Wednesday, 1 October 2014

The 5 most common thoughts for week one of expat life

You shuffle awkwardly out of the airport’s revolving doors, a suitcase in one hand and a hastily printed set of directions in the other. It’s week one of your new expat life and even the air tastes different to home. Excitement, anticipation and dread fill your body in equal measure and a thousand thoughts rush through your head. But what if you could see thought bubbles floating over the heads of your fellow expats – what would they say? Well we listened and you might be surprised…


“I’m lost!”
Expats get lost in a very special way. Anyone can lose their way in a new city whilst visiting friends or on holiday, but only expats know what it’s like to be thoroughly lost in a supermarket or even the local corner shop. With conventions for everything from the way shops are laid out to road signs and public transport, getting your bearings can be an absolute nightmare in that first week. As one expat told us “remember to add in extra time to get lost – no matter where you’re going”.

“I’ve got a friend date – and I’m terrified!”
The friend date. Another uniquely  expat conundrum.  A friend of a friend sets you up with your first pal from outside of work and you quickly find yourself terrified. Should you go for a drink, lunch or a coffee and what if you don’t get on! Unfortunately there are no hard and fast rules, but try our guide to making friends abroad to help break the ice…

“Is that even edible?”
A lack of adventure is not a common trait among expats but moving from the Orient to Europe or Central Asia to the Middle East can create some truly taxing culinary conundrums. First time expats in Japan may be surprised to see tuna eyeballs staring back at them from supermarket shelves, whilst in Sweden hungry expats should be wary of Surströmming Рa local delicacy made from fermented fish which is famous for its overwhelmingly foul odour.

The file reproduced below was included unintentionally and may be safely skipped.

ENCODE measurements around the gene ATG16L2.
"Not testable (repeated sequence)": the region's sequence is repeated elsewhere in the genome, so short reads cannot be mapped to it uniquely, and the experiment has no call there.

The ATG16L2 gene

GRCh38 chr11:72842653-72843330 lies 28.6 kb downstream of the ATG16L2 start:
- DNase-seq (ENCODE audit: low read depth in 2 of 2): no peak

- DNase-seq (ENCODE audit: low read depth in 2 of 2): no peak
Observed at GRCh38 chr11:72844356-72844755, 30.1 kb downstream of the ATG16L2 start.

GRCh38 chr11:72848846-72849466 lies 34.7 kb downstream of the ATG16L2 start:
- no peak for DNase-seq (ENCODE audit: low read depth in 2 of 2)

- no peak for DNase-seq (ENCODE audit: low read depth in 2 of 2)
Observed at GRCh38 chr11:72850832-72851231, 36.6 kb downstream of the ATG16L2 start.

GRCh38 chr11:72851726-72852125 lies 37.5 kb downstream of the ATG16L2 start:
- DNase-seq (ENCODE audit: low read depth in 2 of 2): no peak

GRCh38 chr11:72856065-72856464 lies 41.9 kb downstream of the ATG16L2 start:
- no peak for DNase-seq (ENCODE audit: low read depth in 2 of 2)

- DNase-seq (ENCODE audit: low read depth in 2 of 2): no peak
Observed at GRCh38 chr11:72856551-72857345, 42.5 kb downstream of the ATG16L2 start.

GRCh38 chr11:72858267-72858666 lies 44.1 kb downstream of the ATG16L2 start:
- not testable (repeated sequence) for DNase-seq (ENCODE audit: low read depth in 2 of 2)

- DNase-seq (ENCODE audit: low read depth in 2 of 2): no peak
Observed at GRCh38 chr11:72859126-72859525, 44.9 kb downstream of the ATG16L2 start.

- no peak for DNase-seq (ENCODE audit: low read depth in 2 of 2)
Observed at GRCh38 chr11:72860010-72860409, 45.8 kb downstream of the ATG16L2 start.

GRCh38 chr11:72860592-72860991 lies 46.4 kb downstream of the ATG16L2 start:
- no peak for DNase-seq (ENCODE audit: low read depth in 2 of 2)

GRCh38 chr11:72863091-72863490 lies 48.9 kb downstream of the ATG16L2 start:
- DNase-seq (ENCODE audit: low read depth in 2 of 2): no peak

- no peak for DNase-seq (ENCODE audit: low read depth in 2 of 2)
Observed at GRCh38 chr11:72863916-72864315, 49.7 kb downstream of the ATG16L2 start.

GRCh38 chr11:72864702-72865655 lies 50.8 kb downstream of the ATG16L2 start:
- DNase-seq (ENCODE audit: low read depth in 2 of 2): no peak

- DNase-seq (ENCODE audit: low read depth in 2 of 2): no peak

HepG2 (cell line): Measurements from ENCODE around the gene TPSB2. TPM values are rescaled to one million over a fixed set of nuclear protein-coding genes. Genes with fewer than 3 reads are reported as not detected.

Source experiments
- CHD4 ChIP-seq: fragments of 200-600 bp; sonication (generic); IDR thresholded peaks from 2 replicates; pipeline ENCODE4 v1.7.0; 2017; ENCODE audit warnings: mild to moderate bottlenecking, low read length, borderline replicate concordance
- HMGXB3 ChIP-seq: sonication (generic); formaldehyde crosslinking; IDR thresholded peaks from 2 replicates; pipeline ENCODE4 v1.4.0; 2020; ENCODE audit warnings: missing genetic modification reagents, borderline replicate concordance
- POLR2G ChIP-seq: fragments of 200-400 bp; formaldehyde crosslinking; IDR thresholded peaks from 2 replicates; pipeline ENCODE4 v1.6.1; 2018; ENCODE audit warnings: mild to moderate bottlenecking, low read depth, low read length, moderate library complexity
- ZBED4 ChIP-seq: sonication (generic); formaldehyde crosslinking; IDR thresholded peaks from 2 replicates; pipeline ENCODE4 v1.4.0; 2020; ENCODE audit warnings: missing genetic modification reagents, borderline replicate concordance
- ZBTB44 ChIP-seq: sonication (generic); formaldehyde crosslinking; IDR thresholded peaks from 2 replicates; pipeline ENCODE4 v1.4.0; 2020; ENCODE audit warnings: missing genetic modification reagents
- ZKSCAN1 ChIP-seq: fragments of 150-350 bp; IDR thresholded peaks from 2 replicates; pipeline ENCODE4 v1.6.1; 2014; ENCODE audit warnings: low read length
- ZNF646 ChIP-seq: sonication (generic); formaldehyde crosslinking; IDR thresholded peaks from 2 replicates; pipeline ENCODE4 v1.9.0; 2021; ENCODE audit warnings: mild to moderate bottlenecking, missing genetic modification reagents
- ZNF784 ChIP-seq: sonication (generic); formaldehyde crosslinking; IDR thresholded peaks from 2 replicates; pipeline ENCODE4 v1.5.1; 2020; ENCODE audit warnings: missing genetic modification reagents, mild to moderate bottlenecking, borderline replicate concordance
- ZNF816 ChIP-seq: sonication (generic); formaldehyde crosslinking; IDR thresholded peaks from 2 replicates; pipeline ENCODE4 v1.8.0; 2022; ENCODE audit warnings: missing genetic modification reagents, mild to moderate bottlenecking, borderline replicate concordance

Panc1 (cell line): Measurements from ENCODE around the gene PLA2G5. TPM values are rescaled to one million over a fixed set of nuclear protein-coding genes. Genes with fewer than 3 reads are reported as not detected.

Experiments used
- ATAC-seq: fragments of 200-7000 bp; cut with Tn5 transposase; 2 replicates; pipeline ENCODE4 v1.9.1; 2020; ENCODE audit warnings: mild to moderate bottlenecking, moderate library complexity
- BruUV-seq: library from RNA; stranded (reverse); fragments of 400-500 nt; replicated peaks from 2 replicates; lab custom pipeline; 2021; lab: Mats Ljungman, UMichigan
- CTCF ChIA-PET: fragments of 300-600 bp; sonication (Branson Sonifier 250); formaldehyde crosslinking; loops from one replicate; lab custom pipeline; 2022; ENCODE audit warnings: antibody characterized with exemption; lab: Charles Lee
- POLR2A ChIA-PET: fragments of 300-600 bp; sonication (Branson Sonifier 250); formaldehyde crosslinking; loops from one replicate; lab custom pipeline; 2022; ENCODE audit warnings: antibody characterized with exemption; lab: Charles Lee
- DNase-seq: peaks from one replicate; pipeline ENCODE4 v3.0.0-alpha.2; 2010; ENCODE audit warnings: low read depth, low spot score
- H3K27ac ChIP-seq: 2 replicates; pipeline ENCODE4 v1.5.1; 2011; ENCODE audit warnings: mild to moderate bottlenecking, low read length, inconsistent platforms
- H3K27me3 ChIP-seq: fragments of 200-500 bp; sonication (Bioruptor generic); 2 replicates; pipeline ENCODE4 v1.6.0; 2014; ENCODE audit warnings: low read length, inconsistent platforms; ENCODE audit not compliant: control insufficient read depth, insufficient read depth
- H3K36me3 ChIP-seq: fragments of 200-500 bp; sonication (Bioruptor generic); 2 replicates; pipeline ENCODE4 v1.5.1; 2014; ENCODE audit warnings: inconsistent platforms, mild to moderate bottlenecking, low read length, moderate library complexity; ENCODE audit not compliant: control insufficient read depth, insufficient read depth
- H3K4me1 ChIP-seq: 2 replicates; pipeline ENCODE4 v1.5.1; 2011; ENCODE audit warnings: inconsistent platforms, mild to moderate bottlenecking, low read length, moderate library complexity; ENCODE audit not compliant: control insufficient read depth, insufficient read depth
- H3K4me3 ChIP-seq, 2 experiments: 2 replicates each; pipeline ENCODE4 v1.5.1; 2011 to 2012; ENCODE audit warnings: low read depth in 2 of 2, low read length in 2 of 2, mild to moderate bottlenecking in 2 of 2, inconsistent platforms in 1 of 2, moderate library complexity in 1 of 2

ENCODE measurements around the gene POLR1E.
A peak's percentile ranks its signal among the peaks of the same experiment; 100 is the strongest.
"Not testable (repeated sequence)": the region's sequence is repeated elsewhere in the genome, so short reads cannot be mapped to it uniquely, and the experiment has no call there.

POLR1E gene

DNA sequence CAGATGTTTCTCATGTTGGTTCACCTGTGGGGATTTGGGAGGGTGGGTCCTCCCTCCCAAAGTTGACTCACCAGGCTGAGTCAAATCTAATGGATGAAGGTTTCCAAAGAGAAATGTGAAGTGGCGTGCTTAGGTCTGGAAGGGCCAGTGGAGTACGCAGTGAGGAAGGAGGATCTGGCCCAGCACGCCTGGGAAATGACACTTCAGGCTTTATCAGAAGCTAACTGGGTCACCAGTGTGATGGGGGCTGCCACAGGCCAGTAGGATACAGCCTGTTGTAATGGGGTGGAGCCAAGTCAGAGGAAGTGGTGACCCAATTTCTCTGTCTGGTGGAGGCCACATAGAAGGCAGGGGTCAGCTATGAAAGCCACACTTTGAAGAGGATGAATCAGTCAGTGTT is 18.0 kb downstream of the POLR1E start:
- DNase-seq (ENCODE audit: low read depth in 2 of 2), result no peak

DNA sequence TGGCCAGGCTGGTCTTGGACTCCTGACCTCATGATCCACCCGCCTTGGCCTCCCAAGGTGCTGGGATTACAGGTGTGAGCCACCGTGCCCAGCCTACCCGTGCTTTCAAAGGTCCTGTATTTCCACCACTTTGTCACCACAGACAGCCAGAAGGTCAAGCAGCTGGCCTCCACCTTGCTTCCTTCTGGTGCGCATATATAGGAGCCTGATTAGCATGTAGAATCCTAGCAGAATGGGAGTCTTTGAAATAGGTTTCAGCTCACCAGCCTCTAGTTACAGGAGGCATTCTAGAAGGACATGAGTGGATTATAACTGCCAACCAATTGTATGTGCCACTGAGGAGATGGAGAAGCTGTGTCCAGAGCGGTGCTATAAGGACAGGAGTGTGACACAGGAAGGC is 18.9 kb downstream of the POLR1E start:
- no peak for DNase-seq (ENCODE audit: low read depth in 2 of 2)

Wikimedia Commons / Lapplaender

“Where do I get pencils?”
A very specific thought to convey a much bigger problem. Becoming an expat makes you realise how much of your day to day life can happen on auto-pilot. All of a sudden, expat life makes the simplest of tasks impossible. Where do you buy pencils in Prague and how does the recycling work in Beijing?

“I think I just offended someone…”
 Whether it’s getting paranoid about the local hand gestures or worrying if you’re using the right cutlery, expats  spend a lot of time worrying they might have offended someone. It’s vital to do your research but remember to keep it in perspective. After all, almost half of the expats we spoke to in our 2013 survey strongly associated their new country with friendliness. Let’s hope they’ll cut you some slack! 

Something we missed? Tweet @expatexplorer to let us know the strangest places you got lost?

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